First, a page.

• Body hair and/or fur are common. It sometimes may be presented as birdlike proto-plumage or down.

In fiction, myth, and character backstories, non-humanoid and humanoid dragons are sometimes two aspects or variations of the same species. It is not uncommon for non-anthro dragons to possess the ability of shapeshifting to assume a humanoid form or be presented as examples of parallel evolution.


A wyvern is rendered as a winged reptilian creature. It is distinguished by its possession of only two legs and a single pair of wings. Occasionally, a variant such as the sea wyvern will possess a fish-like tail. More frequently, however, the wyvern's tail is drawn with a barb or a spade at the tip, which is sometimes considered poisonous.

Draconic character traits[edit]

Dragons typically have many character traits ascribed to them. Due to the wide range of mythology and differing perceptions of their personality, there is no definitive guide to draconic characterization. Some classical and popular traits are:

  • Hoarding valuable items. Traditionally seen as greed, but sometimes as protection of rarities or items which are valuable in more ways than material riches. Some items are often only of value to the dragon and are collected because of particular interest or just because it's shiny or caught the dragon's attention.
  • In Asian mythology, an appreciation for fine foods and tea, culture, traditions, and rituals.
  • Arrogance, selfishness, and a sense of superiority and/or invulnerability.
  • Vanity and great attention to appearances, though not necessarily physical.
  • Defensive and territorial, preferring the company of other creatures to another dragon.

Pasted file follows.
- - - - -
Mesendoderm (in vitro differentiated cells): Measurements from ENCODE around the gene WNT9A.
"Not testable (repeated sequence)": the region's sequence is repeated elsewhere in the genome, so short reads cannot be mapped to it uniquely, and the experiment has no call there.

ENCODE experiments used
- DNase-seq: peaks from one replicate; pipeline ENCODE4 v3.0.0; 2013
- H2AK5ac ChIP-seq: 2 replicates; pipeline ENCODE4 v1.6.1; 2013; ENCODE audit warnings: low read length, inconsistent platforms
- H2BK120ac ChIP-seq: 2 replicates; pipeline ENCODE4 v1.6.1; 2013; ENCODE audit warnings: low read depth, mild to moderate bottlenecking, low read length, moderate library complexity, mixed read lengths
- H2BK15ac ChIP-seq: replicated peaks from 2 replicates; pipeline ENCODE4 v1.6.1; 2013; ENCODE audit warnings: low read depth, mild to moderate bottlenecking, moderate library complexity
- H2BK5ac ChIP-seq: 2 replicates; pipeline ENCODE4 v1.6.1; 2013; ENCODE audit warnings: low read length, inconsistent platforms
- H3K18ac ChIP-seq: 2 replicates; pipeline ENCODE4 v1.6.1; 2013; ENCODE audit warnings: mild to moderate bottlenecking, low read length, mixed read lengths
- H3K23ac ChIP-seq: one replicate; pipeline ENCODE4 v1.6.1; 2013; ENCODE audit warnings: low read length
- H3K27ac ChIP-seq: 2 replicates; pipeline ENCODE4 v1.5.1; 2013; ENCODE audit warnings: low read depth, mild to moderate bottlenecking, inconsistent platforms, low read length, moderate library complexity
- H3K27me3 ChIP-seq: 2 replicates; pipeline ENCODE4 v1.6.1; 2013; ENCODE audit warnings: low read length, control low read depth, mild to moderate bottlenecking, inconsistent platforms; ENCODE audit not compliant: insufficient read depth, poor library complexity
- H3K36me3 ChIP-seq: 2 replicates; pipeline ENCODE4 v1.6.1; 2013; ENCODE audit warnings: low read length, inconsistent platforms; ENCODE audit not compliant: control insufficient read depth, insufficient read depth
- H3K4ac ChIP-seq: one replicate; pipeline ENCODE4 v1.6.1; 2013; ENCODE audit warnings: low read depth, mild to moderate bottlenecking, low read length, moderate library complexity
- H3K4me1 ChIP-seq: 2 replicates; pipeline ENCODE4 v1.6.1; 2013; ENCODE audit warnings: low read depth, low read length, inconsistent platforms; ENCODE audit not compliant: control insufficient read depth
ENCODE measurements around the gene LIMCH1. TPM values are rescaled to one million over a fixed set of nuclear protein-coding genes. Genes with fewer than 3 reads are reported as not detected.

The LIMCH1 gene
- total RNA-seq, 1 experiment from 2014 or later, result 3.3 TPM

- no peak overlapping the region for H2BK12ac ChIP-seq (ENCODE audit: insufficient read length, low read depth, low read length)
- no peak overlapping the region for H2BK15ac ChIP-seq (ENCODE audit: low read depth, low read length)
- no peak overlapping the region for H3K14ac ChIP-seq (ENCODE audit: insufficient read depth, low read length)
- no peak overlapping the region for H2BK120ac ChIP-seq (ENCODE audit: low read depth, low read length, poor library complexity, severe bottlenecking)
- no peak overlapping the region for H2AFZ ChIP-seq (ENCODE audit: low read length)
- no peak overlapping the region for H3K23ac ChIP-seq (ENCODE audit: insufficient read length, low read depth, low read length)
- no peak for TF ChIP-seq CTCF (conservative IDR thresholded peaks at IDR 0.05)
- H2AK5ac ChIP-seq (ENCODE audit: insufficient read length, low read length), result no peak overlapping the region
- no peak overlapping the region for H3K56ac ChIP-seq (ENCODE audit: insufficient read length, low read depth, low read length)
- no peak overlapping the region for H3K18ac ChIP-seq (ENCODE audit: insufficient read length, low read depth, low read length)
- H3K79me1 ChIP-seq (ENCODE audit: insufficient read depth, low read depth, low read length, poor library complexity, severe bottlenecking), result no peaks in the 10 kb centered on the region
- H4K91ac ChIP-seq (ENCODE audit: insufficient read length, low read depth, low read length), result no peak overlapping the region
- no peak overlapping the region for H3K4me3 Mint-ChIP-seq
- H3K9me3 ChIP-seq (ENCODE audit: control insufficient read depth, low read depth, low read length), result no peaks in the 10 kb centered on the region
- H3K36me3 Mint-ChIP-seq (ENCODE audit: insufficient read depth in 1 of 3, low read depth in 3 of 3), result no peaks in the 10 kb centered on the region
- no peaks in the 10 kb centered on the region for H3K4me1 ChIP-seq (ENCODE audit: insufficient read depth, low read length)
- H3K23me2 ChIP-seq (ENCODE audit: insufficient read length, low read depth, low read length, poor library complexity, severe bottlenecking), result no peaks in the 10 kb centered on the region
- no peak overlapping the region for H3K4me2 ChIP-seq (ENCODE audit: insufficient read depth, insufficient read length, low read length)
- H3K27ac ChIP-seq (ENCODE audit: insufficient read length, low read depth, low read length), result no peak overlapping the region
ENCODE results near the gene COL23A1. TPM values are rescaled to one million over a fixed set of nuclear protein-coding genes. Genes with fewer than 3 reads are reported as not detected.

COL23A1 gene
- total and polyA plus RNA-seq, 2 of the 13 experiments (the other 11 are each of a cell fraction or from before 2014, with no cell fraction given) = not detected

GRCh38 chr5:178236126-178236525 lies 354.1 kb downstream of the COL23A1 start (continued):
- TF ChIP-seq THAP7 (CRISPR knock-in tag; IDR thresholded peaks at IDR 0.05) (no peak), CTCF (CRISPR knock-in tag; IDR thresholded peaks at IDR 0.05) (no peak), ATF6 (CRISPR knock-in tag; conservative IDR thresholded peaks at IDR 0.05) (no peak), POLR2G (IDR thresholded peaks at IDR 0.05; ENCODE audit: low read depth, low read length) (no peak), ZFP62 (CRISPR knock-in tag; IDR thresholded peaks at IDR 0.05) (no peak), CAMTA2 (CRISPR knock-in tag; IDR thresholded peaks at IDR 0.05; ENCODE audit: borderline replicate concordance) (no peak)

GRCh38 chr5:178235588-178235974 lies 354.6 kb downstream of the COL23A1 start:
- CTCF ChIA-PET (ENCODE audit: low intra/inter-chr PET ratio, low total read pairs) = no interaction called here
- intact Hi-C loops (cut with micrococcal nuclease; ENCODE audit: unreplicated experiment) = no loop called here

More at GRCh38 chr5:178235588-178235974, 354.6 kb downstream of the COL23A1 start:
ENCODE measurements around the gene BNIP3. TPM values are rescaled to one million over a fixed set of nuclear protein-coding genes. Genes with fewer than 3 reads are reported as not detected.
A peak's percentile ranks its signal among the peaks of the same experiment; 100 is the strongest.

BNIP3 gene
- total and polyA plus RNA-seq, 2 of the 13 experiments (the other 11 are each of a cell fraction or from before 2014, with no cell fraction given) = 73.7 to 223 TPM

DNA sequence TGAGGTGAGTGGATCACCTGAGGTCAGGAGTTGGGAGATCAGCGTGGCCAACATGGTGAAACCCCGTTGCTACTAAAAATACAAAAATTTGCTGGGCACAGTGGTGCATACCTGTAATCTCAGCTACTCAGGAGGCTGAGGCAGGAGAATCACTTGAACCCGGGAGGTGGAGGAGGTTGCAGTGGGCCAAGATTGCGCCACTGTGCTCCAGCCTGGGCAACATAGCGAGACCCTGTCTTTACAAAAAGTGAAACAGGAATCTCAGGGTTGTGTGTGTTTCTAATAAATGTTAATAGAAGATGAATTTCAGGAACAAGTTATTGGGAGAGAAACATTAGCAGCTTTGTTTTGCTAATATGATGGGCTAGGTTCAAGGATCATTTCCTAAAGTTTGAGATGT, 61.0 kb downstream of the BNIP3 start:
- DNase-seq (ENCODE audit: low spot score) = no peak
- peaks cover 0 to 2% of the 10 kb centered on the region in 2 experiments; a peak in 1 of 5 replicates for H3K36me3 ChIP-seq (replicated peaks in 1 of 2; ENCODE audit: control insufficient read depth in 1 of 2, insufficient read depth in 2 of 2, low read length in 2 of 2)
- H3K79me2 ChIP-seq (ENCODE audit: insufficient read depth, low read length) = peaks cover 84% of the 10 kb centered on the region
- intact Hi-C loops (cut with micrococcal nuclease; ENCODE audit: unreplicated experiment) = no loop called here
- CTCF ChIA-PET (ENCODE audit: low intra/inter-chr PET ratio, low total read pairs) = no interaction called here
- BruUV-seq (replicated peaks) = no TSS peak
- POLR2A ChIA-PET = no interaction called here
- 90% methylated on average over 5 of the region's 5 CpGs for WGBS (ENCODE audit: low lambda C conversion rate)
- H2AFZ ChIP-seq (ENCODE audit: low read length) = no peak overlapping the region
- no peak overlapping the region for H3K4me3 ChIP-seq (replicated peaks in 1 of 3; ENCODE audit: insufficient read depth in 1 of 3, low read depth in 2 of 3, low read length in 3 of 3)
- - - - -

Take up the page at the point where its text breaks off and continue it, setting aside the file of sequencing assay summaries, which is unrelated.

• A "breath weapon" of some kind, often visualized as the natural or mystical ability to exhale fire. There are many variations, ranging from icy breath to poisonous clouds. It has been suggested that this originates from the Christian idea that dragons (as "serpents" or "wyrms/worms") embody the tempting serpent of Hell, and thus their bellies are gates linked to Hell; whenever the dragon opens this gate, then, hellfire will belch out. However, such a portrayal can also be considered a derogatory stereotype.
  • Deference and even voluntary servitude to great wisdom, purity, power, or beauty.
  • Curiosity about smaller, more delicate creatures such as men, to the point of obsession.
  • Great cycles of sleep and regeneration, where a dragon might vanish for weeks, months, or years to slumber or hibernate.
  • In the oriental context, a dragon is often seen as a messenger of divine powers or an enforcer of the law of the gods.
  • Mastery of arcane knowledge, such as alchemy and forms of sorcery or magical lore.
  • They may have wings. However, some of them can be portrayed without them.